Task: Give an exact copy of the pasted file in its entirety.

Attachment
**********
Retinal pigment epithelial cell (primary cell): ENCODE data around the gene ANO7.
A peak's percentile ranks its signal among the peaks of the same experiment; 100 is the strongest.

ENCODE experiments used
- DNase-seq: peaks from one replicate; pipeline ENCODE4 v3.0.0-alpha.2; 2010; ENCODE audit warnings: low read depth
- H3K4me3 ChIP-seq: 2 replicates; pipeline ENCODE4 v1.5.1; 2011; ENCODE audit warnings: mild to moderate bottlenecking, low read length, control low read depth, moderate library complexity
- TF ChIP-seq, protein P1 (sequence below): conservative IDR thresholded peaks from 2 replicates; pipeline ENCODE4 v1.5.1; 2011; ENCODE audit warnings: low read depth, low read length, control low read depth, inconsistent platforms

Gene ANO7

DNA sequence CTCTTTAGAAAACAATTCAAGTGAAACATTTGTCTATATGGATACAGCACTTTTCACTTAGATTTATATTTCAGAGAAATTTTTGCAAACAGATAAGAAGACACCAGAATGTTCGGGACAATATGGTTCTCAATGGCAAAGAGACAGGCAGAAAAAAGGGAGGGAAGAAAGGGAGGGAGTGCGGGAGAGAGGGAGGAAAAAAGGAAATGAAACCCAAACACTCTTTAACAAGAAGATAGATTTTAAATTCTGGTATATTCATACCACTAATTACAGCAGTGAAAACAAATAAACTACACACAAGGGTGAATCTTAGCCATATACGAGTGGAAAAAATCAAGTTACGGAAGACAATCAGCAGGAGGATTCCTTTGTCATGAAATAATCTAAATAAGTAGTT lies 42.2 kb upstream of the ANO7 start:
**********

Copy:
Retinal pigment epithelial cell (primary cell): ENCODE data around the gene ANO7.
A peak's percentile ranks its signal among the peaks of the same experiment; 100 is the strongest.

ENCODE experiments used
- DNase-seq: peaks from one replicate; pipeline ENCODE4 v3.0.0-alpha.2; 2010; ENCODE audit warnings: low read depth
- H3K4me3 ChIP-seq: 2 replicates; pipeline ENCODE4 v1.5.1; 2011; ENCODE audit warnings: mild to moderate bottlenecking, low read length, control low read depth, moderate library complexity
- TF ChIP-seq, protein P1 (sequence below): conservative IDR thresholded peaks from 2 replicates; pipeline ENCODE4 v1.5.1; 2011; ENCODE audit warnings: low read depth, low read length, control low read depth, inconsistent platforms

Gene ANO7

DNA sequence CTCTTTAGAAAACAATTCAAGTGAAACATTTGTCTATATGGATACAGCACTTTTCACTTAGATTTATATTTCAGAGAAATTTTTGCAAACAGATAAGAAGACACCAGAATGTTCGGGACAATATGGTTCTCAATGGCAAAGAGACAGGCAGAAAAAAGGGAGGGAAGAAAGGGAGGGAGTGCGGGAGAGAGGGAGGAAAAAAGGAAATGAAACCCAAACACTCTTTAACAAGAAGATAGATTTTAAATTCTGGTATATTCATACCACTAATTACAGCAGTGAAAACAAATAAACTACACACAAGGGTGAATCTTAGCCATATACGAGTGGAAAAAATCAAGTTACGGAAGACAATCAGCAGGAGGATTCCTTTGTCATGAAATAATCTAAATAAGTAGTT lies 42.2 kb upstream of the ANO7 start: